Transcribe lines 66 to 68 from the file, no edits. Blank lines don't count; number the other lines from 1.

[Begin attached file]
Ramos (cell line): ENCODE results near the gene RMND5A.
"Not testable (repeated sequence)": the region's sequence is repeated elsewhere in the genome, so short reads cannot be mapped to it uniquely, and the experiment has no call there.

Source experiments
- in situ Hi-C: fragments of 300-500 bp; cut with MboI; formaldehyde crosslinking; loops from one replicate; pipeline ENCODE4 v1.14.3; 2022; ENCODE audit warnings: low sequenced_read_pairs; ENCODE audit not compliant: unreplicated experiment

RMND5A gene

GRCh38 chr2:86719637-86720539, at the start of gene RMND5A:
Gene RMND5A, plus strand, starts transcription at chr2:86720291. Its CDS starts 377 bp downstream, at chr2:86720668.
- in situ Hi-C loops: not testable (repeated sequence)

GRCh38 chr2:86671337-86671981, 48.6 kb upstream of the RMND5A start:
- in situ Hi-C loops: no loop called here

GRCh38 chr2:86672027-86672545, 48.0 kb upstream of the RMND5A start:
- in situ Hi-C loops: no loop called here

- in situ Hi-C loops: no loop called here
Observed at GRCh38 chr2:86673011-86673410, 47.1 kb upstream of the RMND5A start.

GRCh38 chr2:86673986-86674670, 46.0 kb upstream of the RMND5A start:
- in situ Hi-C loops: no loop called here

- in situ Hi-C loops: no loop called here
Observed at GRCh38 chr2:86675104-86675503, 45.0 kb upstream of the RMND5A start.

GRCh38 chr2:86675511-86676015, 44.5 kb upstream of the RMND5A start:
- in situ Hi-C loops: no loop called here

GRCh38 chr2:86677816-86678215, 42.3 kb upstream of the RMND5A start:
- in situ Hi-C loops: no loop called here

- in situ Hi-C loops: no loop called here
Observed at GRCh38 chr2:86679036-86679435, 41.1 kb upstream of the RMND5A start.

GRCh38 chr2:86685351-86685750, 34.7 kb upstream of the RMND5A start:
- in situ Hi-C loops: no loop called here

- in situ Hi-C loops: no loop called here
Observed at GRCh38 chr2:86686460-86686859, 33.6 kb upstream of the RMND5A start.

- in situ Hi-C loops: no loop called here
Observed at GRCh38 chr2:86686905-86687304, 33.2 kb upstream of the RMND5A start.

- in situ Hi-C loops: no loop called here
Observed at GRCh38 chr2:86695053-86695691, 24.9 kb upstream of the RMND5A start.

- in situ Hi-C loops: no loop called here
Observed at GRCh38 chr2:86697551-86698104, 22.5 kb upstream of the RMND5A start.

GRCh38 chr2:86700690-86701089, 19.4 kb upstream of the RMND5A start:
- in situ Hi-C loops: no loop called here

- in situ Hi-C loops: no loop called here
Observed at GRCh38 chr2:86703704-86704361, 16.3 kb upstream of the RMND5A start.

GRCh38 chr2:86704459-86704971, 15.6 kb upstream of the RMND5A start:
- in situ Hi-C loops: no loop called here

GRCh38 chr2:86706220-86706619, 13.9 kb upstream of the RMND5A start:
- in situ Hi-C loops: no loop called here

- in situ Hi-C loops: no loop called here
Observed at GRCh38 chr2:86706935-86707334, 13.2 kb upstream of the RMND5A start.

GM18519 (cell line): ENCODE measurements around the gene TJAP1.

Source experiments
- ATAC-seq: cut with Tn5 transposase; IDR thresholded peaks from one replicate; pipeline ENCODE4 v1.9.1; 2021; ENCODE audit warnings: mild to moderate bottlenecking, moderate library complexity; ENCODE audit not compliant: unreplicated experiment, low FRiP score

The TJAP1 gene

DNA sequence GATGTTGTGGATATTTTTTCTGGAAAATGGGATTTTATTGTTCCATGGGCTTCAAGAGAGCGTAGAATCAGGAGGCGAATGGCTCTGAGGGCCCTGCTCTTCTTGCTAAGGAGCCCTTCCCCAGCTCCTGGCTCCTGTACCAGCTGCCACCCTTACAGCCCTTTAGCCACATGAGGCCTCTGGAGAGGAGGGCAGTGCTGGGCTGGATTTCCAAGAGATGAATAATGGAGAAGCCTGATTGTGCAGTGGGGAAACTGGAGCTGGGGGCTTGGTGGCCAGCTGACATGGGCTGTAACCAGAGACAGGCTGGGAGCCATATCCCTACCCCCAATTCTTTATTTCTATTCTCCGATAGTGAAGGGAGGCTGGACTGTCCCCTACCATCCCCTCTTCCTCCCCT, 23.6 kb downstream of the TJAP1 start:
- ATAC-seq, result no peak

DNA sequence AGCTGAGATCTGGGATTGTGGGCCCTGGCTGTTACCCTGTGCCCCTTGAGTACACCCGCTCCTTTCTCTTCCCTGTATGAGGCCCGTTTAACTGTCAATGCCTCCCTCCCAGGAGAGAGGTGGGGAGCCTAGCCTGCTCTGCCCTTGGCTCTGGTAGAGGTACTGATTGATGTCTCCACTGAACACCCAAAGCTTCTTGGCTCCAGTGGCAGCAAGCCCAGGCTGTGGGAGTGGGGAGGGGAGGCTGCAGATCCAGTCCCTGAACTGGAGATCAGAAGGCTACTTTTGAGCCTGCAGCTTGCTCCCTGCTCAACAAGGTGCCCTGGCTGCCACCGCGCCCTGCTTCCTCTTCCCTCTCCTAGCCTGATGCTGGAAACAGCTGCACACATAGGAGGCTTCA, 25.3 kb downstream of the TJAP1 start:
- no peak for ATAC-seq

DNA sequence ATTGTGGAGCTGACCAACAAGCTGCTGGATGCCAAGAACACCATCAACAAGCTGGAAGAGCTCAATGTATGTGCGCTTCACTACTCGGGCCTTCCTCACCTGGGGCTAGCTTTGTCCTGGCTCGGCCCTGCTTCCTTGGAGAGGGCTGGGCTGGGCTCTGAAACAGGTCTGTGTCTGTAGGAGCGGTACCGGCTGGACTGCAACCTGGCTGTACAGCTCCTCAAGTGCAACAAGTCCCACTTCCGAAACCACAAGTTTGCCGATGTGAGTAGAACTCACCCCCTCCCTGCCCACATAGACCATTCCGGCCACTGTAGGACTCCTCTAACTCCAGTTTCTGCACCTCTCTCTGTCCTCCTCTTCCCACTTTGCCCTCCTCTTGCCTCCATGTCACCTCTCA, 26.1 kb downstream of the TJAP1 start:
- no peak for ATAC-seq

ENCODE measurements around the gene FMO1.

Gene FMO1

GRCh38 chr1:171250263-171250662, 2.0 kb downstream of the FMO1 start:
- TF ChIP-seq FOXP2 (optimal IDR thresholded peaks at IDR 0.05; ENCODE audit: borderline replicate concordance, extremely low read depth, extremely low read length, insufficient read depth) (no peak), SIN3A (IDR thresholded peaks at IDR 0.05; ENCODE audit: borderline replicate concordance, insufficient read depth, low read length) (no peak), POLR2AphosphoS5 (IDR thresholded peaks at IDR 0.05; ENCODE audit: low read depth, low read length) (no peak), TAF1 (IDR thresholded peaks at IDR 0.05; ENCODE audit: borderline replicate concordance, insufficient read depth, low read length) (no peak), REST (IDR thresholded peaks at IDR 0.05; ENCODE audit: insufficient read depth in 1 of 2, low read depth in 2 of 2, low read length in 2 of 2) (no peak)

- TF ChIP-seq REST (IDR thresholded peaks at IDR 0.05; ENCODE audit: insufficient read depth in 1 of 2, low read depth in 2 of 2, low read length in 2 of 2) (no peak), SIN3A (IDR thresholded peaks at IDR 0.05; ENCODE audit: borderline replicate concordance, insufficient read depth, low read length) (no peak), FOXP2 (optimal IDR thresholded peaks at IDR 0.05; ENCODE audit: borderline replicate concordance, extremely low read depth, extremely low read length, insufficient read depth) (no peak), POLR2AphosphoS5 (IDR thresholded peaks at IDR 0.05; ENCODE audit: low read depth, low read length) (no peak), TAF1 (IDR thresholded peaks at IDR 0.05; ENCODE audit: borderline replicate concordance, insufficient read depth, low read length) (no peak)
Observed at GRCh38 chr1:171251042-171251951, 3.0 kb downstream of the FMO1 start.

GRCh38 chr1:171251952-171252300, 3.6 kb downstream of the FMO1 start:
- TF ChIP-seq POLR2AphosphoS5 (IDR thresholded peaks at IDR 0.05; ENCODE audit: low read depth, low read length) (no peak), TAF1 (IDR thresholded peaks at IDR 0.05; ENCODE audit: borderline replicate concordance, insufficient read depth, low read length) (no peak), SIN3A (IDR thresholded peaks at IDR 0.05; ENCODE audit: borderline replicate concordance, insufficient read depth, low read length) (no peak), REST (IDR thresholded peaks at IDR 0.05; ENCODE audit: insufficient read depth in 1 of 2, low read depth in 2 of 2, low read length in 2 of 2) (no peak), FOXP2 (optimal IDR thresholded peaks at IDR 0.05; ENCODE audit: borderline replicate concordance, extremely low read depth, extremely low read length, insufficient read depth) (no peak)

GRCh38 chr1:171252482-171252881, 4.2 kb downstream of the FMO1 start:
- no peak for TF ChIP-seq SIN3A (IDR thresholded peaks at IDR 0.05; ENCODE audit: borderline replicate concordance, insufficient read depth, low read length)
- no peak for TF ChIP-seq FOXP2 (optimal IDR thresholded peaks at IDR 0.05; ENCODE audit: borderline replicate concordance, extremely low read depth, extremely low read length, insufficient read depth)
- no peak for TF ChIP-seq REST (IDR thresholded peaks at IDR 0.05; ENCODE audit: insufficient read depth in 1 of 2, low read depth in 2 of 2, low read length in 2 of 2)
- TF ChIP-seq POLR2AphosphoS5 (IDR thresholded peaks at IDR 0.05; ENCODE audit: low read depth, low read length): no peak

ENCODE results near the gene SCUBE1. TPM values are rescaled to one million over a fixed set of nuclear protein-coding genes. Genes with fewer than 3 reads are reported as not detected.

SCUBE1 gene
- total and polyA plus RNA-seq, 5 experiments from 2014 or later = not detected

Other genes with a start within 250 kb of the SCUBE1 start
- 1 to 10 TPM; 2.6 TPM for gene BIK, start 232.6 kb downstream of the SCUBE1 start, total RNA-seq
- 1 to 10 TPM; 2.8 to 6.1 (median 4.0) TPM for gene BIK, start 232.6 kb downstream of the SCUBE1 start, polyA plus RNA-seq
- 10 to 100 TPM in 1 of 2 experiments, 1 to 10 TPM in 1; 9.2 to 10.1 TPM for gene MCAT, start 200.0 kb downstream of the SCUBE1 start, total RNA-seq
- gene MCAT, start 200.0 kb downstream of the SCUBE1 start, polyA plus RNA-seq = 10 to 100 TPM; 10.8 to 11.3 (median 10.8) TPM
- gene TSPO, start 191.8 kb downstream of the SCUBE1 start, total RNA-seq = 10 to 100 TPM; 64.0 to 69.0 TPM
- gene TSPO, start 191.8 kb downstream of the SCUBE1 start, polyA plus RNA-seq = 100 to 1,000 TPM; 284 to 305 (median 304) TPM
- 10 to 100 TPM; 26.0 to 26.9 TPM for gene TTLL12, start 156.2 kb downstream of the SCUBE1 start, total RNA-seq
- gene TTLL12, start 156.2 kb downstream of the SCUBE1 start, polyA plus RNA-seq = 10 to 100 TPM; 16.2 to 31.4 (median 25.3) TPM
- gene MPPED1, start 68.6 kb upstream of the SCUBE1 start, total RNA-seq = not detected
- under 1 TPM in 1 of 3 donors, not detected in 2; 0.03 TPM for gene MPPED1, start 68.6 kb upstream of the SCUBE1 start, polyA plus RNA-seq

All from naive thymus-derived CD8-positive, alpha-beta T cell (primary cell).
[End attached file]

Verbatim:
- no peak for TF ChIP-seq REST (IDR thresholded peaks at IDR 0.05; ENCODE audit: insufficient read depth in 1 of 2, low read depth in 2 of 2, low read length in 2 of 2)
- TF ChIP-seq POLR2AphosphoS5 (IDR thresholded peaks at IDR 0.05; ENCODE audit: low read depth, low read length): no peak

ENCODE results near the gene SCUBE1. TPM values are rescaled to one million over a fixed set of nuclear protein-coding genes. Genes with fewer than 3 reads are reported as not detected.